“To avoid criticism say nothing, do nothing, be nothing.” – Aristotle
Each one of us needs a starting point to better ourselves, a spark of inspiration that lights up passion inside of you.
And as the old saying goes: if you want to be the best, learn from the best.
Here’s a list of the 31 best TED talks of all time, which will open the gates of imagination and creativity and help you become a better person!
Takeaway: The future is already here. Learn how modern technology helps the physical world interact with the world of data.
“What we can do is not important. What we should do is more important.”
Takeaway: Learn the force behind the things you do in your everyday life and how to change your habits.
“The defining factor [for success] is never resources; it’s resourcefulness.”
Takeaway: Discover why you are irrational and why your memory often misleads you.
“We don’t choose between experiences, we choose between memories of experiences. Even when we think about the future, we don’t think of our future normally as experiences. We think of our future as anticipated memories.”
Takeaway: There is so much we still don’t know about the planet we live on.
“Today we’ve only explored about 3 percent of what’s out there in the ocean. Already we’ve found the world’s highest mountains, the world’s deepest valleys, underwater lakes, underwater waterfalls … There’s still 97 percent, and either that 97 percent is empty or is just full of surprises.”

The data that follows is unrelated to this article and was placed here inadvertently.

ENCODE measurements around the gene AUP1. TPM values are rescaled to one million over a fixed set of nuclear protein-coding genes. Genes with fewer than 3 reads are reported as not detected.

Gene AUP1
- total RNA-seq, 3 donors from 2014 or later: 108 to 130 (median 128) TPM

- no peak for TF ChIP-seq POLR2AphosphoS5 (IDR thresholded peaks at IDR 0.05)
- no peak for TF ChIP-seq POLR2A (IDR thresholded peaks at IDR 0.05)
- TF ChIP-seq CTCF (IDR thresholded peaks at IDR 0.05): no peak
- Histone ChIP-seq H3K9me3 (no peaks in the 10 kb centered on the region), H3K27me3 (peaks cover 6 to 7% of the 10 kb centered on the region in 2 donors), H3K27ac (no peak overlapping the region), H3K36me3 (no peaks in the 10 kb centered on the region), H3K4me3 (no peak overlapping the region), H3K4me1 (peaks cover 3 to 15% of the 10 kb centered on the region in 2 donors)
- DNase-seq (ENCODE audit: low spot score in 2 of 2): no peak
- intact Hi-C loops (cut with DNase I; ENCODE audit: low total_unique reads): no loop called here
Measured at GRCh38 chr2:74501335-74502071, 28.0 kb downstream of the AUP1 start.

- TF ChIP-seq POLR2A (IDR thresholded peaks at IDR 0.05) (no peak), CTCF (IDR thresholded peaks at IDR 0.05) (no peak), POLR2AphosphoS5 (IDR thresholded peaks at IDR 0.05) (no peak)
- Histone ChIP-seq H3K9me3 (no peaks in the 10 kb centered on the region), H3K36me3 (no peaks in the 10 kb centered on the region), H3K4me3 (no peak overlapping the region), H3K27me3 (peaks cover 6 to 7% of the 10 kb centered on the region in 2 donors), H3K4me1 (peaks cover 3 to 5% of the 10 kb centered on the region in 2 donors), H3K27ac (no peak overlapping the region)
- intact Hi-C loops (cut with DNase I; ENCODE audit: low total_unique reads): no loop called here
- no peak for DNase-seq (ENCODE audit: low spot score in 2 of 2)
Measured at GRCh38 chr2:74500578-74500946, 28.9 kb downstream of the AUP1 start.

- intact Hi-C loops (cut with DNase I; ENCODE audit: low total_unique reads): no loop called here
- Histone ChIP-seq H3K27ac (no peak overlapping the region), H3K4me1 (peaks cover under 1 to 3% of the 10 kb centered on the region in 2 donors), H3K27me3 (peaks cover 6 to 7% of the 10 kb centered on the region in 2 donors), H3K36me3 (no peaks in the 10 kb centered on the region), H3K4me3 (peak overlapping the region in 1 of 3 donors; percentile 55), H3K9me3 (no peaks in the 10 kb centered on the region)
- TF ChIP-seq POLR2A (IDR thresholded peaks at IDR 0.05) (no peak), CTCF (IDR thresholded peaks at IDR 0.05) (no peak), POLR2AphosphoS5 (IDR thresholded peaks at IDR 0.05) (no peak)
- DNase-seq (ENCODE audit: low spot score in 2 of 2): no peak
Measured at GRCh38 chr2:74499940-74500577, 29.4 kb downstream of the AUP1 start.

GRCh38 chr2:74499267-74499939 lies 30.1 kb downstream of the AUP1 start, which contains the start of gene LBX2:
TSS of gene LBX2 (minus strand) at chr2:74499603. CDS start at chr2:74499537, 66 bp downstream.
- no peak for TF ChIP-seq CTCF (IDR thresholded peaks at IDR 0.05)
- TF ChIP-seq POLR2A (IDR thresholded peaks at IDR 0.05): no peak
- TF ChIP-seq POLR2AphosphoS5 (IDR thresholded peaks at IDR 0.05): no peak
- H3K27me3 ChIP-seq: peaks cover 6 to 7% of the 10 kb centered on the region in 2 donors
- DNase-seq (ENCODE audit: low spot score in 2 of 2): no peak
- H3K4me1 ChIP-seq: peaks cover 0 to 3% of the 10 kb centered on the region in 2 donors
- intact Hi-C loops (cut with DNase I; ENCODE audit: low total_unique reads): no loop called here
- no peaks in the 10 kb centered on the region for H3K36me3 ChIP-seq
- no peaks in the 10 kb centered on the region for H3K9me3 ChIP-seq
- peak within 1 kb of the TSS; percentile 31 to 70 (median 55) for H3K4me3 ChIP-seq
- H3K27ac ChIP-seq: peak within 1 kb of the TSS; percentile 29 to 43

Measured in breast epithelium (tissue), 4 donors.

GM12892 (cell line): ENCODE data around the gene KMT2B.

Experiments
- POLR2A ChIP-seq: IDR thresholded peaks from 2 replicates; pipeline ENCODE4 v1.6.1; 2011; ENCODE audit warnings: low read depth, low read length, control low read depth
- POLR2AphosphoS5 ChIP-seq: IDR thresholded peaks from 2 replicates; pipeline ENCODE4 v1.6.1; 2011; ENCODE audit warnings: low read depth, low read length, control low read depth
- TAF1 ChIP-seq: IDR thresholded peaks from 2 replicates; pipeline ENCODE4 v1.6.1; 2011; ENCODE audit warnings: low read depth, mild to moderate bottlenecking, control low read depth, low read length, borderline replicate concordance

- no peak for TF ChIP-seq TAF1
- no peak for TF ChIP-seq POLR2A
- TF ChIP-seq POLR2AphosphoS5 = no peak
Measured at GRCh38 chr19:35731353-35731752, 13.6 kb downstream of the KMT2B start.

Takeaway: Learn 10 baffling and hilarious things about sexual climax.Advertising
“If you can trigger the Lazarus reflex in a dead person, why not the orgasm reflex?”
Takeaway: Having less stuff might actually make us happier.
“We’ve got to cut the extraneous out of our lives, and we’ve got to learn to stem the inflow. We need to think before we buy. Ask ourselves, ‘Is that really going to make me happier? Truly?”
Takeaway: Learn how to train your mind to be happy.
“Natural happiness is what we get when we get what we wanted, and synthetic happiness is what we make when we don’t get what we wanted. In our society, we have a strong belief that synthetic happiness is of an inferior kind.”
Takeaway: Big data helps to debunk myths about the so-called “developing world.”